PB&J Cookies

A few months ago, I was trying to make Hamantaschen cookies because I liked the idea of having the fruit flavor combined with the cookie. I will get back to those in a few months. But, while I was trying to get those right, daughter Mindy said that I should do a PB & J cookie. I think I have developed a good PB & J cookie, and this is the recipe.

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If you don’t want to add the jam to the cookie, it still makes a nice peanut butter cookie as shown on the plate in the picture.

At the last minute in developing this recipe, I decided to change one step in the directions; consider the change as an option. It makes the recipe slightly harder to make, but I think it is worth the extra work. The extra step delays filling the thumb print in the cookie with jam until after they are baked. The complexity is that the thumb print loses some of its depth during the cooking process and needs to be pressed again.

The reason I made the change is that when the thumb print is filled before baking, the jam is dried out and becomes a fruit leather. The change means that the jam is not cooked, and thus stays fresh. This following picture shows the cookies with the jam cooked with the cookie.
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PB&J Cookies


  • 3/4 cup butter
  • 3/4 cup granulated sugar
  • 3/4 cup packed brown sugar
  • 2 teaspoons vanilla extract
  • 1 cup peanut butter
  • 2 eggs
  • 2 Tablespoon water
  • 2 1/2 cups AP flour
  • 1/2 teaspoon baking soda
  • 1 teaspoon salt
  • 1/3 cup jam


  • Preheat oven to 325 degrees.
  • Cream the butter and sugars.
  • Add the vanilla, peanut butter, eggs, and water and beat until combined.
  • Add the flour, baking soda and salt and beat until just combined.
  • Place 2-tablespoon-size balls of dough on lined baking sheets about 2 inches apart.
  • In the center of each ball, push an indentation to receive the jam.

  • Optionally: Place about 1/4 teaspoon of jam in the indentation; do not overfill, or it will bubble out in the oven.
  • Bake 12 to 14 minutes;
  • Cool for 4 minutes on the baking sheets, then transfer to wire racks to completely cool.

  • Alternatively: Bake 12 to 14 minutes;
  • Reform the thumb print indentation before the cookies have a chance to cool and set.
  • Don’t try to move the cookies and cool for 4 minutes on the baking sheets, then transfer to wire racks to completely cool.
  • Fill the cookies with about 1/2 teaspoon of jam when they are cool.

Before forming the cookies, loosen the jam so that it is easy to separate out small portions. I used a small spoon we have that is used as a first spoon to feed babies to pick up the jam and drop it into the thumb-print on the cookies.

I used my #50 scoop to measure the dough, and placed the balls onto silicon mats lining my baking sheets; you can use parchment to line the baking sheets.

I used the tip of my thumb to make the indentation; after all, these are thumb-print cookies. The flat of my thumb was too big to make a good indentation.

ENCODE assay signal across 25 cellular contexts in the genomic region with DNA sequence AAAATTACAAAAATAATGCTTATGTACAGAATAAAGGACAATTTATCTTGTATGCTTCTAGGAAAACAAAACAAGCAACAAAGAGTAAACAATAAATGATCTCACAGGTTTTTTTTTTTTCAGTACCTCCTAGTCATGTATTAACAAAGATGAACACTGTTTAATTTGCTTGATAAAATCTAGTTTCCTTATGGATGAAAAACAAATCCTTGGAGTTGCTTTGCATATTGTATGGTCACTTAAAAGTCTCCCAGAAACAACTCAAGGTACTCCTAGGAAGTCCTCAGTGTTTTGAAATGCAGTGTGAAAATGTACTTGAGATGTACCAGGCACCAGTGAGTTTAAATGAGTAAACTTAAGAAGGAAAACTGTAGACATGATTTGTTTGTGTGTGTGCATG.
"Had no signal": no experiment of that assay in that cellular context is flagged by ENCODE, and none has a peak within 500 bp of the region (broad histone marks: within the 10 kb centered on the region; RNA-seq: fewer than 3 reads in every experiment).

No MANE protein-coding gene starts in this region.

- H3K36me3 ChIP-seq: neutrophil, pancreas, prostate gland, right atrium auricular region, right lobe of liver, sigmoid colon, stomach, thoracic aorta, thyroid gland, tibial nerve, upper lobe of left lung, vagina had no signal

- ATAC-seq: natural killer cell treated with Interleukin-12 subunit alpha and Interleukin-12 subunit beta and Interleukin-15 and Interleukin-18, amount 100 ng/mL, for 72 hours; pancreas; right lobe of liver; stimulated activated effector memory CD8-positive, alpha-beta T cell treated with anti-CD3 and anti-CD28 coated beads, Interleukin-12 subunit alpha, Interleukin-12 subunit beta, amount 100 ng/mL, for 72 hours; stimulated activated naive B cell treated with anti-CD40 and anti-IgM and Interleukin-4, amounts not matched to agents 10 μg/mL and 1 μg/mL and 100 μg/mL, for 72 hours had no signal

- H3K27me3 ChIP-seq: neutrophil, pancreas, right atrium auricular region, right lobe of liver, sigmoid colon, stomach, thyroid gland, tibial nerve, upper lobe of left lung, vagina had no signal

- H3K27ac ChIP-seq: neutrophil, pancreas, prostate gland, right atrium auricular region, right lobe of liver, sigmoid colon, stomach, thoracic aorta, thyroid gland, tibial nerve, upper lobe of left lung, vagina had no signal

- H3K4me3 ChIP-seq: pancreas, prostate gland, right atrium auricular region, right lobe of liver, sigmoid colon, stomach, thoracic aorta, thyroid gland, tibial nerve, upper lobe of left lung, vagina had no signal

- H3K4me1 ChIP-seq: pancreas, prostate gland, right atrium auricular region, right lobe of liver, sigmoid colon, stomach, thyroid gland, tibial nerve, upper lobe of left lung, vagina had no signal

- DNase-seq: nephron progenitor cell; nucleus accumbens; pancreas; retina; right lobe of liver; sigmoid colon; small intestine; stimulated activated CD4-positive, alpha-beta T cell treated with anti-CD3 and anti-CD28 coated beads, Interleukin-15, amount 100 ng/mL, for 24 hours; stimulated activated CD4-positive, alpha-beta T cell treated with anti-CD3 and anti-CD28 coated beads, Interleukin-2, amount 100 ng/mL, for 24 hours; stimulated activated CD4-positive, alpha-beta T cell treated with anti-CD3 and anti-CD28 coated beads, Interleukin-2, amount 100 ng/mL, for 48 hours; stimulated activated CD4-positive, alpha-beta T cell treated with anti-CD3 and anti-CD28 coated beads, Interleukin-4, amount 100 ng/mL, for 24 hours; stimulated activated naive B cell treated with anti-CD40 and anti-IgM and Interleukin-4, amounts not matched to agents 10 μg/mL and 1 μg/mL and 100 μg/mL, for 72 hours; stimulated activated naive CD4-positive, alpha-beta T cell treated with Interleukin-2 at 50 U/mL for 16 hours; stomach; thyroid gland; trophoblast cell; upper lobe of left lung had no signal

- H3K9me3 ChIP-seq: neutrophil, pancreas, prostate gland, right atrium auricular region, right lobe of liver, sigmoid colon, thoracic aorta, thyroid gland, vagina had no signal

I have made many dozen of these trying to get them right, and have discovered a few suggestions about making these cookies.
One trick if you decide to fill the thumb print after cooking is the need to reform the indentation as soon as the cookies come out of the oven and are hot. When you press down to reform the indentation, the surface of the cookie will crack slightly around the edge of the indentation- not a problem. I found that I had a couple different items in the kitchen that were about 1 inch in diameter which I could use to press down in the indentation without burning myself.
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I was late in learning that just because a jam or preserve is a good color does not mean that it has any flavor. I have used strawberry preserves for the color, but I find that they are quite bland, and do not add flavor to the cookies. I find more flavor in the raspberry and apricot preserves. Red might look pretty, but go for flavor, and not looks.
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You can really experiment with the size of the cookie. In the batch I show in the photos, I used both the #50 scoop for the smaller version of the cookies, and then I experimented with a #20 scoop (3 Tablespoons) for the larger version of the cookies. The larger version obviously holds more jam which was one of my objectives. However, the larger version of the cookie needs to cool longer on the baking sheets before it is moved- I would say 6 minutes. If the cookies are moved too soon, before they have firmed up a bit, you are apt to find the bottom under the jam dropping out, and the jam leaking out. My test is to do a light squeeze on the sides like I am going to pick the cookie up, and if the sides give, I wait longer for it to cool more and firm up.
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Finally, from these last two photos you have a before and after comparison of the jam in the cookie. The first photo is of the cookies ready to go into the oven, while the second photo is of the cookies on the cooling racks. Even though I heap the jam up, the heat of the oven evaporates moisture from the jam and it ends up being indented just like the thumb print we made to hold the jam.

Please also recognize that the recipe can easily be scaled down to half size. The scary part of dividing the ingredients in half might be the places it calls for 3/4 cup of something; half of that is 6 Tablespoons. Most butter wrappers have 6 Tablespoons marked, and for measuring the sugars, you can use 1/4 cup plus 2 Tablespoons, or 1/4 cup plus 1/8 cup- the latter is a standard measure for ground coffee.

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